But while today was a struggle, it was also encouraging, because where usually you'd think of Fister as a guy who has to be able to spot all of his pitches to succeed, Fister only allowed the one run in six innings, and he missed ten bats, which is one shy of his career high. The A's weren't teeing off on him. In short, Fister didn't turn into the Fister we saw in Spring Training.

    So there are both positives and negatives to take away from his outing today. I can't wait to get to season's end so I can look back and see how Fister held up. If he keeps going, then by the end of 2011 he'll have more than 400 career Major League innings of evidence to show that, holy crap, this really works.

  • While talking about Fister in the top of the first, Dave Sims finished a thought with "that's been his modus operandi - he does not walk people." On the very next pitch, Fister hit Josh Willingham in the arm.

  • Eric Wedge decided to give Ichiro something of a day off by slotting him in at DH, rather than right field. I know I said this during the spring but it's worth noting that a day off for Ichiro is doing Jack Cust's full-time job. Interestingly, this was Ichiro's 28th career game as a designated hitter. Over those 28 games, he's batted .370 in nearly 130 trips to the plate. Playing right field detracts from Ichiro's focus.

    Also, one notes that Ichiro has lifted his average from .250 to .309 in less than a week. Every year. Every year, we have the same conversation. Ichiro could be 90 years old and literally die as he lurches his way to the plate and I'd just assume it's a part of his annual April slump.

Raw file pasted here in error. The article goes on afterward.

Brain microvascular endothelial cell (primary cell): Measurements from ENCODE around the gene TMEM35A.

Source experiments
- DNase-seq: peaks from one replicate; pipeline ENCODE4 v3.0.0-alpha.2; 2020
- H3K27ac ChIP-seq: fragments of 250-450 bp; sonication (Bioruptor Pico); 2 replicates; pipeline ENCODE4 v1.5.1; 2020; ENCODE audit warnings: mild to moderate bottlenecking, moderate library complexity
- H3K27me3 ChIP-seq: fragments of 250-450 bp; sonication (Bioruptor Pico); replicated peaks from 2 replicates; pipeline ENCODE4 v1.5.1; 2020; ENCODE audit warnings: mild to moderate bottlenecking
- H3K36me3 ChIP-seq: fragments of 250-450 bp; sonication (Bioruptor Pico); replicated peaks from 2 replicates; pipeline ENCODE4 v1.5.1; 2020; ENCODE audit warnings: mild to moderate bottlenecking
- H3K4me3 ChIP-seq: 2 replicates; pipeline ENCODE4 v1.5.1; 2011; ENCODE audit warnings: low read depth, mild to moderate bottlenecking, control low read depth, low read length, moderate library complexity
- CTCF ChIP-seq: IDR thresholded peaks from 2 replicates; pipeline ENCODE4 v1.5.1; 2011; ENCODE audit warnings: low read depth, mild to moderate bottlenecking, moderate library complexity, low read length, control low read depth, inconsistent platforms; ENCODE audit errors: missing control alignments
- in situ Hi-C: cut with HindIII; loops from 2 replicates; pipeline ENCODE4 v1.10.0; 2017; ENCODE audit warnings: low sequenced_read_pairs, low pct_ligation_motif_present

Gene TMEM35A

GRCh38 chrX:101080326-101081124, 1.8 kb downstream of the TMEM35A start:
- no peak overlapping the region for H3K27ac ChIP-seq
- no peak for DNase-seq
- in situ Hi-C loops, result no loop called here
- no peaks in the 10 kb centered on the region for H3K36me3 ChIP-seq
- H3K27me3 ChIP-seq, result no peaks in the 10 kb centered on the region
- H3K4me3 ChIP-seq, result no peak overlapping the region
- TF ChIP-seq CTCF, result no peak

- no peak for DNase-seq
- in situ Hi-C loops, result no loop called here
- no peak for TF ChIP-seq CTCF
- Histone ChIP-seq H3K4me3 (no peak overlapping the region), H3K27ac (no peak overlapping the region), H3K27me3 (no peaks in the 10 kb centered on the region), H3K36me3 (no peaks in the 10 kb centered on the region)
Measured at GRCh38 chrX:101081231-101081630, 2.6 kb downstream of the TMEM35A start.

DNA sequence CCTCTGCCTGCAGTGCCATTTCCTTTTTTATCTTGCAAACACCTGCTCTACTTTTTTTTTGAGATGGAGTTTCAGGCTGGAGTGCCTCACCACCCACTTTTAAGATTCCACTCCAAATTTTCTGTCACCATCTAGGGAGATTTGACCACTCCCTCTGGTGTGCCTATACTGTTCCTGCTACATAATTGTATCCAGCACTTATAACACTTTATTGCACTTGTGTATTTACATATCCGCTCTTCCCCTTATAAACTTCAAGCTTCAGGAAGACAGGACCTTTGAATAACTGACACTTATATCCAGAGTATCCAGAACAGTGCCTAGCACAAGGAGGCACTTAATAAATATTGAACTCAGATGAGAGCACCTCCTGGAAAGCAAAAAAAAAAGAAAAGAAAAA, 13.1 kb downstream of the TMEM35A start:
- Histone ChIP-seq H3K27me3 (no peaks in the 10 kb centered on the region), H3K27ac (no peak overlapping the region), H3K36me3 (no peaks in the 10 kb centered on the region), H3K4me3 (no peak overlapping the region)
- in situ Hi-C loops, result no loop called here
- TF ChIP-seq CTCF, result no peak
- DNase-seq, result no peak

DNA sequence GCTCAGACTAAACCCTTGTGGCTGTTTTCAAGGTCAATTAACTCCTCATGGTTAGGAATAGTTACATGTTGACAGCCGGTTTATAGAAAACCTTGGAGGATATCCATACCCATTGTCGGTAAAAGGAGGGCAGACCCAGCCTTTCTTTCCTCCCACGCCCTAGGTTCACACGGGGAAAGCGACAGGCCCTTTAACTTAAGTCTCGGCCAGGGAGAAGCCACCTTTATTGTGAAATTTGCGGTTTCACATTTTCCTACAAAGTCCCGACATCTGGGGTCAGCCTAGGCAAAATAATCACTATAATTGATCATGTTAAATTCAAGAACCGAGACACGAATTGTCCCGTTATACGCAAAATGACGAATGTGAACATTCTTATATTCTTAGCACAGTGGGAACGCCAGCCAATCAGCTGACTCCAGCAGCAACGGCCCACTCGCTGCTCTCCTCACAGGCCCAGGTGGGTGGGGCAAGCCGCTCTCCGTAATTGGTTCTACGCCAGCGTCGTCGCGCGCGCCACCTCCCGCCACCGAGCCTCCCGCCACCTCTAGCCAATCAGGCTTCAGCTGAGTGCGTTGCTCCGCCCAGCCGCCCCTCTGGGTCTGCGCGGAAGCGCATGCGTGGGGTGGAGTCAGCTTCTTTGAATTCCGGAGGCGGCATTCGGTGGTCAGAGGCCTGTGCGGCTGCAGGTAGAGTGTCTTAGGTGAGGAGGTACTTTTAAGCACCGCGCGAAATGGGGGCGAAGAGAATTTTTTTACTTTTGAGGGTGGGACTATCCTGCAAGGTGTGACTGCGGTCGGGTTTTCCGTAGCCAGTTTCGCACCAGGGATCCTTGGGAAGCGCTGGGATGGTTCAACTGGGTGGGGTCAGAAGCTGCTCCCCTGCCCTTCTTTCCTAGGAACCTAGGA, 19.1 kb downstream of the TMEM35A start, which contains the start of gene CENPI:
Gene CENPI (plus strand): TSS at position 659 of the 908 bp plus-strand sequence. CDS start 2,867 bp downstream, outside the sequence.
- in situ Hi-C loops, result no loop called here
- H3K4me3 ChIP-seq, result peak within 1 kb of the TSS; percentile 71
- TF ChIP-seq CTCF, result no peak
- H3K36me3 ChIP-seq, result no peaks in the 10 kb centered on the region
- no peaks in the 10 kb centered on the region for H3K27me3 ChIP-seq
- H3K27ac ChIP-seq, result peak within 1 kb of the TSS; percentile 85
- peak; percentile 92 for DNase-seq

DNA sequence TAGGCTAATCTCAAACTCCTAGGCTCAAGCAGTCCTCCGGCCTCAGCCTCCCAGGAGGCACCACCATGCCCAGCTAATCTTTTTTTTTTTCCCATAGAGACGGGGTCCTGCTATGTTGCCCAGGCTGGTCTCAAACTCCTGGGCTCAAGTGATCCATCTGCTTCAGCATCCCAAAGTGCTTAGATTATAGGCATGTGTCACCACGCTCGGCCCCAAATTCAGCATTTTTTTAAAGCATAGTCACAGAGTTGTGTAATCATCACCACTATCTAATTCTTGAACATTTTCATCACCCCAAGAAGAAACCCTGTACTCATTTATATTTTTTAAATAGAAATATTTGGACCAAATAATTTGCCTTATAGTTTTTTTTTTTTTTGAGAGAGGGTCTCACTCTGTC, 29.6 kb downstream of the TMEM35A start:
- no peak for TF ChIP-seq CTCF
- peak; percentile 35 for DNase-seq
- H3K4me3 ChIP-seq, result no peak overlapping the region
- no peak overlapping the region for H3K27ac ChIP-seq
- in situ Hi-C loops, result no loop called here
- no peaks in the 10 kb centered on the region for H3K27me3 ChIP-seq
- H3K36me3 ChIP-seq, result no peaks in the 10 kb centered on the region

• Miguel Olivo batted four times today. In two of those times he wound up drawing unintentional walks - the only two walks the Mariners would draw all game, which is just batshit insane - but in all four plate appearances, he worked a full count. Olivo has historically worked full counts in a well below-average 8.6% of his plate appearances, meaning his odds of doing it four times in a row are approximately once per 18,487 opportunities. Based on their respective histories, Olivo's odds of working four consecutive full counts are only slightly higher than Chone Figgins' odds of hitting two consecutive home runs. Today we witnessed history.

  • After Ichiro hit a single in the fifth inning, the PA blared a carefully selected sample of Rihanna's S&M. A very, very carefully selected sample. Rihanna recorded a song about sadomasochism, and Safeco Field used it on Easter Sunday to get a bunch of families in attendance fired up about a baseball game. These are weird years we're living in.

  • Today was Mike Blowers' 46th birthday, so at one point Jen Mueller interrupted the broadcast to deliver a plate of Rally Fries and marshmallow Peeps, all part of a concerted effort on Root Sports' part to make sure he doesn't live to see his 47th.

  • Baseball-Reference tells me today was also the 53rd birthday of one Bill Krueger, so in his honor I'd like to point out that Bill Krueger had a lifetime ERA+ of 92. My Keys To The Game for a Bill Krueger start:

    (1) Smoke & Mirrors
    (2) Keep 'Em Crossed
    (3) WebMD.com/Whiplash

  • One of Blowers' five Peeps was missing from the package when it was delivered to the booth, because before the game, Mueller had offered one to Michael Saunders, who had never heard of them before in his life. Today we learned that Michael Saunders likes the taste of sugar-coated sugar, and that Root Sports doesn't care enough for Mike Blowers to get him his own unopened package of candy on his birthday.